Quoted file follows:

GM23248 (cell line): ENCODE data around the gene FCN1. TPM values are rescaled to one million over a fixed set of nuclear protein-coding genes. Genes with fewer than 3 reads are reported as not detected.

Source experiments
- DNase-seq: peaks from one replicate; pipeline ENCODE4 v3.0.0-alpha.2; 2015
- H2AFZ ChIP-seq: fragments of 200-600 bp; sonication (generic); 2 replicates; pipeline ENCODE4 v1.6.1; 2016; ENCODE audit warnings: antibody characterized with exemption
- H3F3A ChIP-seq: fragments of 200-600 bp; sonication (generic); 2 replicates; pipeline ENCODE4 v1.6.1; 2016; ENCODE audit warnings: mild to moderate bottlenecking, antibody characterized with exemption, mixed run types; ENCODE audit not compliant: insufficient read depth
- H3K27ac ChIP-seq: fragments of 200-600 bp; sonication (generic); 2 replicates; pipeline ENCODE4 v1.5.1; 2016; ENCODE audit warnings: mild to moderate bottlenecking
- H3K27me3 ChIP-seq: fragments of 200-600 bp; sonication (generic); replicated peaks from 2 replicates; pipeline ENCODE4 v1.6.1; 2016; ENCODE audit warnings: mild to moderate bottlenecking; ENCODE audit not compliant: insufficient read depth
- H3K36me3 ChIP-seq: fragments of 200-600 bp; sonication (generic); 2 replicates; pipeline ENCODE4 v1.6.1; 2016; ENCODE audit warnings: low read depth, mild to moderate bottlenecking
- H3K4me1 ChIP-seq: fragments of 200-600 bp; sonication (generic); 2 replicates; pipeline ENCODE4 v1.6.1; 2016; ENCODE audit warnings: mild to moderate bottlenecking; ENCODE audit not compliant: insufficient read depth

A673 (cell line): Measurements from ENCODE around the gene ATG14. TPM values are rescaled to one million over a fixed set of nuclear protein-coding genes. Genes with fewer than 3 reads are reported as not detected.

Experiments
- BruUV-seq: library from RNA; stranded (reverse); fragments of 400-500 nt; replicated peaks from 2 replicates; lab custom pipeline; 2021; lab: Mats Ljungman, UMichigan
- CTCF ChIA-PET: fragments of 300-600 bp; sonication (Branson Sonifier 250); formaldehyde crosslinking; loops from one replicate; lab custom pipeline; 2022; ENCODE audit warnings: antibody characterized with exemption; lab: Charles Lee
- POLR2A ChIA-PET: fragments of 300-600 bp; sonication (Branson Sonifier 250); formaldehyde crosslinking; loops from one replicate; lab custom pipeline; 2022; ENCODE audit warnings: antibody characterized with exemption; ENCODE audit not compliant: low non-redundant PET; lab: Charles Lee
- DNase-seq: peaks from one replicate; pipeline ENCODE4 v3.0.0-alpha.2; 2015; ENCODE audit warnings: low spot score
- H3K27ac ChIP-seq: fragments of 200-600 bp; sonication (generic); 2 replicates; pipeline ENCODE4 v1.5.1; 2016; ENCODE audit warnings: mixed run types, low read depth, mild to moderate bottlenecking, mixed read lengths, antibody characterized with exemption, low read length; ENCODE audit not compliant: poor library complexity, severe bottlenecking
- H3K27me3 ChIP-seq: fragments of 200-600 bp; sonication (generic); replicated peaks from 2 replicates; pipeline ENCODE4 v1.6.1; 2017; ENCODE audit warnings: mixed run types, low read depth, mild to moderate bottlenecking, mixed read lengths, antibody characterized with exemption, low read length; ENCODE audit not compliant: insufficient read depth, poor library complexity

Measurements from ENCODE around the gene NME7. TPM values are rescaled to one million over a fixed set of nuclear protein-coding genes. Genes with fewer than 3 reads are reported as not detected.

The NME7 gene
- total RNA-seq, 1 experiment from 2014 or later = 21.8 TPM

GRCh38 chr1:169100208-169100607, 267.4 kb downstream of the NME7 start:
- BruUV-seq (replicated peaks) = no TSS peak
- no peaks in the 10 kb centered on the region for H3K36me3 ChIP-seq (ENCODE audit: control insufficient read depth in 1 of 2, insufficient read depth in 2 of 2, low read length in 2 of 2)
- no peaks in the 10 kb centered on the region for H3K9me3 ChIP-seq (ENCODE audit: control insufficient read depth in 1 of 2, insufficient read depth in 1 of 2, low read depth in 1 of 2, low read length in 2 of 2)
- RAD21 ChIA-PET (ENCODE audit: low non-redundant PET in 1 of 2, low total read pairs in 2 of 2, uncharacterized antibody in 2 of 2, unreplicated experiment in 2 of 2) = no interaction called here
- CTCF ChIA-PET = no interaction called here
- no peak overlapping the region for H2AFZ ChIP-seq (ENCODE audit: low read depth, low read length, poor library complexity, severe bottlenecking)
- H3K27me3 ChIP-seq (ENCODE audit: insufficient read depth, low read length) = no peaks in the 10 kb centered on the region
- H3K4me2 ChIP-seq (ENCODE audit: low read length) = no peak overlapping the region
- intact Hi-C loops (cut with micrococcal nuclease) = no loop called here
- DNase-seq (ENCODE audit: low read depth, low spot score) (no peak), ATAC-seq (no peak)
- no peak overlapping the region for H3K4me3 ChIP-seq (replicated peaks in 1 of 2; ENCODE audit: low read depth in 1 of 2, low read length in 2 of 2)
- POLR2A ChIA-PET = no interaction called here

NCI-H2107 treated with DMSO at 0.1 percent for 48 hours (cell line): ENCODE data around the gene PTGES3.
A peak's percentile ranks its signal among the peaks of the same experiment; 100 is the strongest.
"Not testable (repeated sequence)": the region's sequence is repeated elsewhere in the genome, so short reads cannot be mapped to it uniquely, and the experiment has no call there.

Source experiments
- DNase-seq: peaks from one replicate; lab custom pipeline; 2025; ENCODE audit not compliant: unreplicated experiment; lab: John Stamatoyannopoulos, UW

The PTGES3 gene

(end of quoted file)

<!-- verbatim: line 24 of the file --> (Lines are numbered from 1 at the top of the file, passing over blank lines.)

- no peaks in the 10 kb centered on the region for H3K9me3 ChIP-seq (ENCODE audit: control insufficient read depth in 1 of 2, insufficient read depth in 1 of 2, low read depth in 1 of 2, low read length in 2 of 2)